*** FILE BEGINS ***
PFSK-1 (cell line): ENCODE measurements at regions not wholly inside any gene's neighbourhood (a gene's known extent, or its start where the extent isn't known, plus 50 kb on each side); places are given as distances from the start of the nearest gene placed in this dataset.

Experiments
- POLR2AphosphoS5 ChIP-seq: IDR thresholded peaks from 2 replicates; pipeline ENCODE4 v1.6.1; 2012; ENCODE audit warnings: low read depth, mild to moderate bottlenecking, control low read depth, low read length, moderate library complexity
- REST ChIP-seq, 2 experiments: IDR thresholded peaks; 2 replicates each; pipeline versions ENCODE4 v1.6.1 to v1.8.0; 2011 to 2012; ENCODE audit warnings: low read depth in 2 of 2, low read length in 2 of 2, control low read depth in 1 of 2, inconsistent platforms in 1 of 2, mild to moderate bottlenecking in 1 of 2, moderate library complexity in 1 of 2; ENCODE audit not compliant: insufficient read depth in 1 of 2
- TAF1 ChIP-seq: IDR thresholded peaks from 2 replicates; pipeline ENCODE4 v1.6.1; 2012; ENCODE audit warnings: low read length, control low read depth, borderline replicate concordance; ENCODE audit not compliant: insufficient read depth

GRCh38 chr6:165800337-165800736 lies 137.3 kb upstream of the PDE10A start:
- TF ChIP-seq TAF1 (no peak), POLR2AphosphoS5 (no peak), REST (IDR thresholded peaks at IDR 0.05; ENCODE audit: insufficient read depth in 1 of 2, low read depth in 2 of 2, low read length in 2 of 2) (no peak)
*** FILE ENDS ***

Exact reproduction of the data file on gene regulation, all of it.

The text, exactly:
PFSK-1 (cell line): ENCODE measurements at regions not wholly inside any gene's neighbourhood (a gene's known extent, or its start where the extent isn't known, plus 50 kb on each side); places are given as distances from the start of the nearest gene placed in this dataset.

Experiments
- POLR2AphosphoS5 ChIP-seq: IDR thresholded peaks from 2 replicates; pipeline ENCODE4 v1.6.1; 2012; ENCODE audit warnings: low read depth, mild to moderate bottlenecking, control low read depth, low read length, moderate library complexity
- REST ChIP-seq, 2 experiments: IDR thresholded peaks; 2 replicates each; pipeline versions ENCODE4 v1.6.1 to v1.8.0; 2011 to 2012; ENCODE audit warnings: low read depth in 2 of 2, low read length in 2 of 2, control low read depth in 1 of 2, inconsistent platforms in 1 of 2, mild to moderate bottlenecking in 1 of 2, moderate library complexity in 1 of 2; ENCODE audit not compliant: insufficient read depth in 1 of 2
- TAF1 ChIP-seq: IDR thresholded peaks from 2 replicates; pipeline ENCODE4 v1.6.1; 2012; ENCODE audit warnings: low read length, control low read depth, borderline replicate concordance; ENCODE audit not compliant: insufficient read depth

GRCh38 chr6:165800337-165800736 lies 137.3 kb upstream of the PDE10A start:
- TF ChIP-seq TAF1 (no peak), POLR2AphosphoS5 (no peak), REST (IDR thresholded peaks at IDR 0.05; ENCODE audit: insufficient read depth in 1 of 2, low read depth in 2 of 2, low read length in 2 of 2) (no peak)